Lapping Scope Rings


September 6, 2011, 02:47 PM
Why would you want to lap your scope rings? Have you ever looked at the way the bottom half of your rings look after mounting on the rifle and base? You might be shocked or suprised at what you see. I found out a few years back (more than I'll admit) after installling a muzzle break, the customer came back from the range with his back ring 1/2'" off the base. After checking everything found the rings were not fitting the scope properly. Adding the muzzlebreak which causes the rifle to come back more on the horizantal plane the rings would not take the recoil. Have checked the fit ever since. And to my surprise found NONE of the fit good, now lapp them all. You can see what it does to the scope tube by hitting them a couple of stroke with a lapping bar and compound. It's mind over matter, if you don't mind it don't matter.

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September 6, 2011, 03:42 PM
Muzzle breaks lessen the recoil, and I've never lapped rings, and never had them slip....So take that!:D

If your working with a flat, 1 piece base, that has not been torqued down to an off plane reciever, the rings should not need lapping. 2 piece bases are a little harder to check, but if the scope doesn't rise out of the rear ring saddle when you lightly tighten the front, or vise-versa, you should be good. I prefer to bed my 1 piece bases, for stress free scope mounting.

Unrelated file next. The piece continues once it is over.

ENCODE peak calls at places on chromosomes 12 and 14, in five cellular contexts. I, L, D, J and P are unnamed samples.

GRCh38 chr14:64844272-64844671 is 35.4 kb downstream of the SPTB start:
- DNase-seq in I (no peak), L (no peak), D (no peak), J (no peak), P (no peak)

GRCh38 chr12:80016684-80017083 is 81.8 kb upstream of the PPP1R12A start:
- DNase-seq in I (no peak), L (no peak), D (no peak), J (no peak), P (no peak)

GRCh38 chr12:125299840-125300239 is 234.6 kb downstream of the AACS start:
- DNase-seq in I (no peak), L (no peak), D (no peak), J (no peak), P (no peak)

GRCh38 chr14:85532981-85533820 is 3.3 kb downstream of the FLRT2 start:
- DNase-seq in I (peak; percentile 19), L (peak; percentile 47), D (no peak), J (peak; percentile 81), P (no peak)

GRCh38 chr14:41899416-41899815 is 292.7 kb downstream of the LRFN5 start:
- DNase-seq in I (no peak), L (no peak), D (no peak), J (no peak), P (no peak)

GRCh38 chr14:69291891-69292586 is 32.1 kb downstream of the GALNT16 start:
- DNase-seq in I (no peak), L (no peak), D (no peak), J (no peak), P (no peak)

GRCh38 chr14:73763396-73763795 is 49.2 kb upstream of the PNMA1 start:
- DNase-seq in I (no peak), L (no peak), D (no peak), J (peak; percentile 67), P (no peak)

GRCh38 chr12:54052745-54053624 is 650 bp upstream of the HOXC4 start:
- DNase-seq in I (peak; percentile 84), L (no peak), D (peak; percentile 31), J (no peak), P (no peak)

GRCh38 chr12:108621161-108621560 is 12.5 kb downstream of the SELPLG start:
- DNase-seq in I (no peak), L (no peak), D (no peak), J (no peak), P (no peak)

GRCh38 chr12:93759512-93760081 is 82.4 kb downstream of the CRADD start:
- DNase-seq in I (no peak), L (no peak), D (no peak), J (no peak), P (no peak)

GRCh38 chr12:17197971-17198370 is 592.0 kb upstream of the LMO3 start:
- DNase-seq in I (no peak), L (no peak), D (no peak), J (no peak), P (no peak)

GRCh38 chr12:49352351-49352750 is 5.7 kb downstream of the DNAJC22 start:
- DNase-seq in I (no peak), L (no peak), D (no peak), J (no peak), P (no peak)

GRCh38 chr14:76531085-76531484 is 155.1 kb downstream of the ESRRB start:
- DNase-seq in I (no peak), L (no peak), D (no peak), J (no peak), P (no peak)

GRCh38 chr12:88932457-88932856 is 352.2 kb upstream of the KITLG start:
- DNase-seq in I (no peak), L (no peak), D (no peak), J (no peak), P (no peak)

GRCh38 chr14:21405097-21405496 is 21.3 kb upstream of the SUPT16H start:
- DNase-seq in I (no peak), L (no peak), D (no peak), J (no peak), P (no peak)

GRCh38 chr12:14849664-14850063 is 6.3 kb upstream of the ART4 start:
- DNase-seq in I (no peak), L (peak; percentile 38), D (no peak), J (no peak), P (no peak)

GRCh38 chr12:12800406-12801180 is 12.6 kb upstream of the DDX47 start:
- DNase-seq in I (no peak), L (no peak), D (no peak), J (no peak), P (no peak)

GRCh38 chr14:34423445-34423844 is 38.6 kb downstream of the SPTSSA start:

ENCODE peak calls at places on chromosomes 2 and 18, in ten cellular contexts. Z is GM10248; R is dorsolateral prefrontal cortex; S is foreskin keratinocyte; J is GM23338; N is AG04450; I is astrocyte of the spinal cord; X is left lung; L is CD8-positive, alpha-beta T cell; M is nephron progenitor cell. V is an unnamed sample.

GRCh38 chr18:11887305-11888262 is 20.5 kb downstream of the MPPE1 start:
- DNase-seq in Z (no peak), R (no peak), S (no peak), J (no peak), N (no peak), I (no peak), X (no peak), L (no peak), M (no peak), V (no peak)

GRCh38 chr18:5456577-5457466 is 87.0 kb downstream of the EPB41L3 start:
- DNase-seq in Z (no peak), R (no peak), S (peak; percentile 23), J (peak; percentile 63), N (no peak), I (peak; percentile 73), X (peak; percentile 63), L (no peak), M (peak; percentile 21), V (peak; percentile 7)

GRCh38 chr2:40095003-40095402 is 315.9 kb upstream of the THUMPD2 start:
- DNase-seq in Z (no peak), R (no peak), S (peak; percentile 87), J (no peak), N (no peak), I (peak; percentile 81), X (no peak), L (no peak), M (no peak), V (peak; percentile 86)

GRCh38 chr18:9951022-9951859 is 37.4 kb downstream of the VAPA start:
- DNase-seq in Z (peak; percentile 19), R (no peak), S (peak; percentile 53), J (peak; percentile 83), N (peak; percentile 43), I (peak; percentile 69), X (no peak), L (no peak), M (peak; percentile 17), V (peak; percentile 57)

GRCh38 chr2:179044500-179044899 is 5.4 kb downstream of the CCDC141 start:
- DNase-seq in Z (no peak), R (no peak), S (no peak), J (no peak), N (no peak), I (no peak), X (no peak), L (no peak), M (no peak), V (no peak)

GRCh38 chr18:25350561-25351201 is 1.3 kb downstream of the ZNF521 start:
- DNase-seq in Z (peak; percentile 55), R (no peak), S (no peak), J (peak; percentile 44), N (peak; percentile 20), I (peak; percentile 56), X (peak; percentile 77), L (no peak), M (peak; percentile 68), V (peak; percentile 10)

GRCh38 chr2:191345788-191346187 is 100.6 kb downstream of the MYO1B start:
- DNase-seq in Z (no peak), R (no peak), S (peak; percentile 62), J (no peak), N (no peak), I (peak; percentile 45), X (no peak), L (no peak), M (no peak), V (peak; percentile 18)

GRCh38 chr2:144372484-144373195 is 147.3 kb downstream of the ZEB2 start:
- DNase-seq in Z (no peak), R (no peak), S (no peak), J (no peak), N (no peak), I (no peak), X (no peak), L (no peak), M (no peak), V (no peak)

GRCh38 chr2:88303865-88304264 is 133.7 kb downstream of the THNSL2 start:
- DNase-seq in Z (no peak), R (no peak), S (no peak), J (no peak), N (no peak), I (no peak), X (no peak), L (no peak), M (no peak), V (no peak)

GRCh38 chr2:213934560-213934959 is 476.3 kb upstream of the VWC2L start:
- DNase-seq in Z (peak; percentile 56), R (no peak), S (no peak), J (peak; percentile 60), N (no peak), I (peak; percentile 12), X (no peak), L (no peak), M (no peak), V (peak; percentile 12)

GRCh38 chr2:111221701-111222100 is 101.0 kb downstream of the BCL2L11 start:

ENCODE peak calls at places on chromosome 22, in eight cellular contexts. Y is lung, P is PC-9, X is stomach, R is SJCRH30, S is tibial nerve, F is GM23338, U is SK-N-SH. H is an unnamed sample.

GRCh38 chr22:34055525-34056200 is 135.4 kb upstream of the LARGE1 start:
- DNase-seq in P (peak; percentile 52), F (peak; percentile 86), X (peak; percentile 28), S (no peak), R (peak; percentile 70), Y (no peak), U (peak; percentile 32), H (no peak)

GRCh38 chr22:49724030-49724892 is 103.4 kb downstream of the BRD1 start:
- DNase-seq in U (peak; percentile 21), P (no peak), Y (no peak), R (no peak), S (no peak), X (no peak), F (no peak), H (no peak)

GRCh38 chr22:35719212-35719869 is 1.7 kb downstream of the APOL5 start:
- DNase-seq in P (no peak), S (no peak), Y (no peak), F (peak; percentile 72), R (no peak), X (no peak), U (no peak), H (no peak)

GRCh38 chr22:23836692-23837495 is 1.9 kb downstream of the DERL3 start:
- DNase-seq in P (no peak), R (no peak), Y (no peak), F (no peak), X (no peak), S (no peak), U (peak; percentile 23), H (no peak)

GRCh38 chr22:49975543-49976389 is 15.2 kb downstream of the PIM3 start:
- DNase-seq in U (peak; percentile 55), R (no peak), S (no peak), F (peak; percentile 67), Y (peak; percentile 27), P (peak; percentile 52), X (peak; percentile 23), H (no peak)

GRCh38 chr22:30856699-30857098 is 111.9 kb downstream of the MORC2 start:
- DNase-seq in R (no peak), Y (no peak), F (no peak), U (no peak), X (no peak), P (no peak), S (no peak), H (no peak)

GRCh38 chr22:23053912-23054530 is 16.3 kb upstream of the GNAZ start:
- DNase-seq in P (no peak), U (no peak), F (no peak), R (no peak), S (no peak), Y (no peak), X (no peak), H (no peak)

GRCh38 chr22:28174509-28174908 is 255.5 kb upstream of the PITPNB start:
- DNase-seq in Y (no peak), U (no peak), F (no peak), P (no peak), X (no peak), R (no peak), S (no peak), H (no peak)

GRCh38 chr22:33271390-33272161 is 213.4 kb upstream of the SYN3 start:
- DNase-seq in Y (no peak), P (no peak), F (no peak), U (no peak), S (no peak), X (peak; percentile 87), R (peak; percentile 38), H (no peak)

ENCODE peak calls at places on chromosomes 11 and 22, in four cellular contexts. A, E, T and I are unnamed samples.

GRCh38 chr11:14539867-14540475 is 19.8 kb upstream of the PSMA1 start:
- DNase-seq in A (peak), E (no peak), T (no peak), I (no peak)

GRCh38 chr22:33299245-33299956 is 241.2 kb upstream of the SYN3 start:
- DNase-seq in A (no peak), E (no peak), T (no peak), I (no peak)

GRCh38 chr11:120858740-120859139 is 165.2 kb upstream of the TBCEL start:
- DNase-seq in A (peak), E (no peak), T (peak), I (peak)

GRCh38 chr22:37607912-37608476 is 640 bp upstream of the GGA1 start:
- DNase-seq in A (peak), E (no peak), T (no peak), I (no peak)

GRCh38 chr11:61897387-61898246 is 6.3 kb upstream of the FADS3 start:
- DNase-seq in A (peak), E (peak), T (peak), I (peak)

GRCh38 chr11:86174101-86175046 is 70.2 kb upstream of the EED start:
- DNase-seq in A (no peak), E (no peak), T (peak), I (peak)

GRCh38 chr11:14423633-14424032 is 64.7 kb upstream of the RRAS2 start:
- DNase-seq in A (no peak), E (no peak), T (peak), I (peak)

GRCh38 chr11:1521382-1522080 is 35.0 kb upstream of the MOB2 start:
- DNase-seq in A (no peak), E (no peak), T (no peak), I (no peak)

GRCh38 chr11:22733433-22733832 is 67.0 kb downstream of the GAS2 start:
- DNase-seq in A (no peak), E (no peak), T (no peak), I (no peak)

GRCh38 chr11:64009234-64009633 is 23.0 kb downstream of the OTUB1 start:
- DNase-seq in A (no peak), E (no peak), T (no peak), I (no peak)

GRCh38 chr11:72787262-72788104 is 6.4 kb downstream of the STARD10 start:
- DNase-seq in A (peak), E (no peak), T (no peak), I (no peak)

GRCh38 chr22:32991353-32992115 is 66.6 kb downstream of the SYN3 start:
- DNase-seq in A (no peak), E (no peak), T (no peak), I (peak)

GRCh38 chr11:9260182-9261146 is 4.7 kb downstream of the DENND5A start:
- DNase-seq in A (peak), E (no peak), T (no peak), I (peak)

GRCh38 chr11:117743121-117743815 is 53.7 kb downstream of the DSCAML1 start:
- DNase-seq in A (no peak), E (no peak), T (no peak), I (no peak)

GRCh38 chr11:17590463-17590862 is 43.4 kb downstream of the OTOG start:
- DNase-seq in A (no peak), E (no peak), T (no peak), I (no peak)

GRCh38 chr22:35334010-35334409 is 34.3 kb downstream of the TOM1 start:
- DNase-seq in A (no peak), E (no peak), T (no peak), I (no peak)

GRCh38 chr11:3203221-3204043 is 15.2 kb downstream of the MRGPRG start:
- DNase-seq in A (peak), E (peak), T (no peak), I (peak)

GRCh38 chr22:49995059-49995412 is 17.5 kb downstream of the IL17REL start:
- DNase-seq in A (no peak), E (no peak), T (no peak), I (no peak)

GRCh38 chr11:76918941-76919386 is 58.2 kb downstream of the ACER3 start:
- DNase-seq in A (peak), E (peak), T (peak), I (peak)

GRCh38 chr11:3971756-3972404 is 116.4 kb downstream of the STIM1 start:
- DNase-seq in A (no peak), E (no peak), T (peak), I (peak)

September 6, 2011, 03:52 PM
I have found that most inexpensive rings are greatly improved with just a few minutes of time spent lapping them. The keyword is "inexpensive"..
Higher priced rings, especially steel, don't seem to need lapping. One of the most appreciated and inexpensive (tool) purchases I've made was a ring-lapper, it will keep your scope tube in better shape too

September 6, 2011, 04:34 PM
obviously, the optimal situation is where your rings are perfectly round and aligned and touch your scope at all points around with no gaps.

the lapping process is not a precise one, since you're just moving your hand back and forth with varying pressure.

so the question is... can you make the rings better with your hand?

imho, you will probably make crappy factory rings better.
you will probably make precision cut rings worse.

so lap the cheap ones, and don't wallow out the expensive ones.

September 6, 2011, 07:09 PM
I've cheched anhd installed wings from Weaver thru Talley and found all and in-between to need lapping unless you are using a Tasco or Bushnell scope. If you have a good scope then check your rings. And thats all I have to say about that!!!!!!!

September 6, 2011, 08:16 PM
Use better rings. Rub a little red threadlock on the rings inside to kinda "bed" it to the scope body and it won't go anywhere. Even if a ring bolt or two falls out LOLz.

At least that's what I've been told, and I have seen it work well when someones ring bolts backed out. Lost the bolts, not the ring top.

September 7, 2011, 08:40 AM
I got a buddy who uses threadlocker on the rings where contact is made with the scope.
Works for him but I'm always movin' scopes around. Probably too much ..LOL

September 7, 2011, 10:13 AM
Or you can use Burris Signature Zee rings which eliminate the rings for lapping. In 90% of the cases out there, these rings are the way to go imo.